What’s Happening – and Where We’re Headed


"Determining the precise meaning of the pastoral guidance in Amoris laetitia (AL) for the reception of Holy Communion is not the real crisis facing the Church. AL is tangled up in a centuries-long struggle with Subjectivism, which seeks to establish the primacy of private judgment as the effective norm for Christian life. No response to the Cardinals’ dubia can resolve this crisis, therefore, because AL did not start it. And besides, the controversy has now reached the stage that the question facing us is the authentic interpretation of the ordinary Magisterium of the Church, not the meaning of prudential guidance found in lesser pastoral letters of individual popes or bishops.

Subjectivism’s attack on the Gospel is rooted not only in the Reformation’s “private interpretation” of Scripture, but in the subsequent individualism and relativism that has characterized the Modern and Post-Modern West. It’s the same error that Cardinal Newman opposed in the 19th century. Although Newman famously defended conscience, he insisted that its only private judgment was the act of accepting the Church as teacher, after which it was bound to be docile to the Church’s normative proclamation of the Gospel."

Read the entire article. Very insightful.

“AL” purports to help families take part in receiving and passing on the Gospel.

As a family of one what does it say about me receiving and passing on faith? Zilch. This is the logical extension of what you are talking about.

Everyone has a parish family.

The article is thoughtful and well-considered. The priest who authored the commentary understands what is at stake, and he is correct in that the issues far surpass the AL document and controversy. No, there are no easy answers, and an answer to the four Cardinal’s dubai would be a good start. Thank you for sharing it.

I would agree that AL is merely the latest in a list of things that seems to put duty to self as a first priority over duty to God.

When I read things about “primacy of conscience” and “personal self evaluation” I hear echos of Pelagianism. It raises specters that Man can choose right by their own intellect without being guided by divine will. Many of the arguments seem to be rooted in the same things heard from men like Charles Curran after Humanae Vitae was promulgated. The arguments for allowing remarried to receive the Eucharist are replete with situational ethics and a certain strain of consequentialism. Instead of moral principles based on an enduring truth we rather rely on ethics driven primarily by a person’s situation and the potential outcomes (i.e. person would leave if the other insisted on living as brother and sister).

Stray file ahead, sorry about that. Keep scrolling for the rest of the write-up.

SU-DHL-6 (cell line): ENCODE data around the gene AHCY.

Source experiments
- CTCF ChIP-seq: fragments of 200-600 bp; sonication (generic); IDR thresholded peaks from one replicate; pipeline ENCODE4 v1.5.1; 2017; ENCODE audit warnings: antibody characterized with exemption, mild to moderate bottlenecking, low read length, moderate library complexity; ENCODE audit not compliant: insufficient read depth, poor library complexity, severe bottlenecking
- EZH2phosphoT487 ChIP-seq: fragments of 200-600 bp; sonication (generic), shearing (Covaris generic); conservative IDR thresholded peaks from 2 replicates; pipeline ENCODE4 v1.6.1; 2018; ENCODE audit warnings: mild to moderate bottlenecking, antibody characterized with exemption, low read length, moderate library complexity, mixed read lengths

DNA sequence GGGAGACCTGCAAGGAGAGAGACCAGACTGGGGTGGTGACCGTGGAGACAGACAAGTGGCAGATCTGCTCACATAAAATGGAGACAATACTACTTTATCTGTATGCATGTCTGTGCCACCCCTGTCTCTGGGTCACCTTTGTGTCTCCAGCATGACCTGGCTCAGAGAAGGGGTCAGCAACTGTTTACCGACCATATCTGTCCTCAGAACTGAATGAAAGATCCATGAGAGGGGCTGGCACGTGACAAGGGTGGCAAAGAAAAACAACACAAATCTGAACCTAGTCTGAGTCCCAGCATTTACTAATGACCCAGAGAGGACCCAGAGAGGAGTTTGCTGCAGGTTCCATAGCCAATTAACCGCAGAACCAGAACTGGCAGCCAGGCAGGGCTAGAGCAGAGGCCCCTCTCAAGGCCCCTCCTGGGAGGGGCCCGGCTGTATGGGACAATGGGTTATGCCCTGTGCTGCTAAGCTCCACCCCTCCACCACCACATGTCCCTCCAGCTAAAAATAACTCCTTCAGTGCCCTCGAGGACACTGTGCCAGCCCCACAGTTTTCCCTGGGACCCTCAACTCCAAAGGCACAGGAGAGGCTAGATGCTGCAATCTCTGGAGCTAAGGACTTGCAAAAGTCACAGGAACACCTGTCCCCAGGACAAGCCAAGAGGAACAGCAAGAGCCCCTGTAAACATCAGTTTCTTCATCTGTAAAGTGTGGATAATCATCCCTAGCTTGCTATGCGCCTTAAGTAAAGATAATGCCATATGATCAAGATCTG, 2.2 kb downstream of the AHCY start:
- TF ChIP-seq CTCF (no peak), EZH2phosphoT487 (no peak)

When pastoral compassion trump divine law we end up justifying doing wrong as a goal to some other good. This is in the same vein as priests who advise sterilization in order to avoid marital breakdown in the face of the strains of having children. As some interpret AL it is simply moving the line further down the road and hides a hardness of heart under a [FONT=&quot]velvet mantle of compassion. I fear that where we are headed we will see further adjustments of doctrine for pastoral reasons that continues to undermine the perennial teaching of the Church. Once everything has a pastoral exception then the exception becomes the rule and the rule is something of a historical anachronism.

I do feel for people that end up in feeling trapped by their situation, but if person can simply choose which marriage is the real one then it seems that the teaching on remarriage and adultery is nothing but a shell game of words. Freedom and mercy are not based on doing what we want, but rather in doing what we should. Being comforted in this life means nothing if we lose eternal life.

Instead of bashing the Pope, pray for him.

And instead of lecturing people in second marriages about the rules, pray for them.


I see no one bashing the Pope or lecturing anyone on this thread. All I see is people discussing some of the issues with subjectivism and how any potential confusion on AL is rooted in far older issues.

If we read it in light of continuous Church teaching it is less about change in discipline and about a change in how we speak and approach others. The danger is when one approaches AL not from that perspective, but rather from an approach based on subjective feelings vs objective facts. We always have to ensure that duty to God is not subordinated to the wants of Man. That is exactly what Christ speaks of when he says that Moses allowed divorce for the hardness of their hearts. We can never accept sin as morally neutral in order to avoid another sin.


I pray so and so stops committing adultery. Ok good idea. But shouldn’t there be more to it?

Very good article. I agree that AL is just the beginning. This type of dangerous thinking will spill into other areas as well to the detriment of the Church and moral teachings.

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